Estate Planning Design Meeting





Hi. I’m Matthew Crider. Well, we’ve done our initial meeting, and the next meeting is our design meeting.

During that meeting, we’re really going to drill down and ask you a lot of questions about how you want your estate plan to work. There are a couple of things you need to think about before the design meeting. The first thing to think about is who you want to give property to. You may want to give it to family members such as your children, your siblings, or your parents.

You may want to leave your property to other people, so you need to think about who you want to be the recipient of your estate when you pass away. The next thing to think about is how you want to give your property to those people. Now, there are two general ways that you can give property to people.

The first is what’s called a residual gift, and that’s what most people think about. For example, if they have three children, they might say that each of the three children will get an equal share of the estate upon their death. There is another way to give property, and that’s what’s called a specific gift.

You can give a specific amount of money. You can give a specific bank account. You can even give real estate to specific people, whether they are your blood relatives, your family, or entirely different people. You need to think about whether you want to leave specific gifts to specific people, and if so, what those gifts are.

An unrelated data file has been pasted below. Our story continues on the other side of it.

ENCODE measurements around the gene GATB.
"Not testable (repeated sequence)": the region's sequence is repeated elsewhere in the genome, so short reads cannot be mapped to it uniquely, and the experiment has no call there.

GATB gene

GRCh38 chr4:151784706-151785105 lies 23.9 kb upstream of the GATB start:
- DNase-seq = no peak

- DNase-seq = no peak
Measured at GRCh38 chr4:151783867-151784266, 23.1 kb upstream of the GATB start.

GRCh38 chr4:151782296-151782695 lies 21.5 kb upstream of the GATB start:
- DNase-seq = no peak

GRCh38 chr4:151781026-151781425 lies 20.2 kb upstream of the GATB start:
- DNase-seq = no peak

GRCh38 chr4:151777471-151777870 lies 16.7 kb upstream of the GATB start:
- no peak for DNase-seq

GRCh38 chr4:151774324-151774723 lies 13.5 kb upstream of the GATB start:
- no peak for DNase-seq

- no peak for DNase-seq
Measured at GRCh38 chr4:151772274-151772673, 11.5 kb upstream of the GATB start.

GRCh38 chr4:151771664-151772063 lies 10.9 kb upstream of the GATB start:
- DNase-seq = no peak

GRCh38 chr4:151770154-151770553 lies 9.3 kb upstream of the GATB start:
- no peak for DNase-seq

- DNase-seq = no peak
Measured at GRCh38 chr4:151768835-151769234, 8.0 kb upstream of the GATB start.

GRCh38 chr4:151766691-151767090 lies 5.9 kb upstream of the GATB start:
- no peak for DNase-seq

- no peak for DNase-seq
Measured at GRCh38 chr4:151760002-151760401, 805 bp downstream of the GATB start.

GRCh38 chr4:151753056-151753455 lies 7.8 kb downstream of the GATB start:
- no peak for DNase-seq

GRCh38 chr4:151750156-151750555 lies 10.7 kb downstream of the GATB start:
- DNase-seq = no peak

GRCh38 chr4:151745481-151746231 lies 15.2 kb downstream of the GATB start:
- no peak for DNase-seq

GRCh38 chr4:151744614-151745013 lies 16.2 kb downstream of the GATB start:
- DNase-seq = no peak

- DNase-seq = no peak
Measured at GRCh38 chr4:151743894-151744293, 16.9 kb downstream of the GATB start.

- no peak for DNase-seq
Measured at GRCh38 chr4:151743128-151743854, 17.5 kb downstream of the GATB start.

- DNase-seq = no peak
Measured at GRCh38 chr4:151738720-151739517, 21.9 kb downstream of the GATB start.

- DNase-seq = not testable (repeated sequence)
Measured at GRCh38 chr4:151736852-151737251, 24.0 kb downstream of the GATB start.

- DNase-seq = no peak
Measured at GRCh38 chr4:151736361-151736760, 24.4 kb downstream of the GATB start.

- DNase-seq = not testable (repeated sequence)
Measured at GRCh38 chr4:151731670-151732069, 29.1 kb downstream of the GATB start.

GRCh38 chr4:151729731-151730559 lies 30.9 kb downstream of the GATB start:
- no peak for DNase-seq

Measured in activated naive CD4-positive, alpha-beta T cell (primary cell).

You can also leave gifts to charity, and there are two ways to do this. The first way is to leave a percentage of your estate. You might, for example, say that you want to leave 10 percent of your estate to charity. You could also leave a specific gift to charity, and this works very similar to a specific gift to an individual.

You designate a specific piece of property such as a bank account, investment account, or so on, and then you name the charity that you want to receive it. Or you could leave a specific dollar amount to charity as well. Now, there are a couple of important roles in your estate plan.

If you have a revocable living trust, you will be the initial trustee of your trust, meaning that you will be in complete control of your trust. We’re going to talk about trustee in more detail, but you want to name successor trustees as well. You want to name a person or people that you can have to take over management of your trust estate if you become incapacitated or when you pass away.

Now, there are other important roles as well. For example, we’re going to prepare a durable power of attorney for you. This is where you designate somebody to make financial decisions for you for the property that’s not in the trust if you can’t manage your day‑to‑day finances. This power of attorney will become effective if you become incapacitated.

You need to think about who will be in that important role. Who will be your financial agent if you’re not able to manage your day‑to‑day affairs? We’re also going to prepare a healthcare power of attorney. In California, that’s called an advance healthcare directive.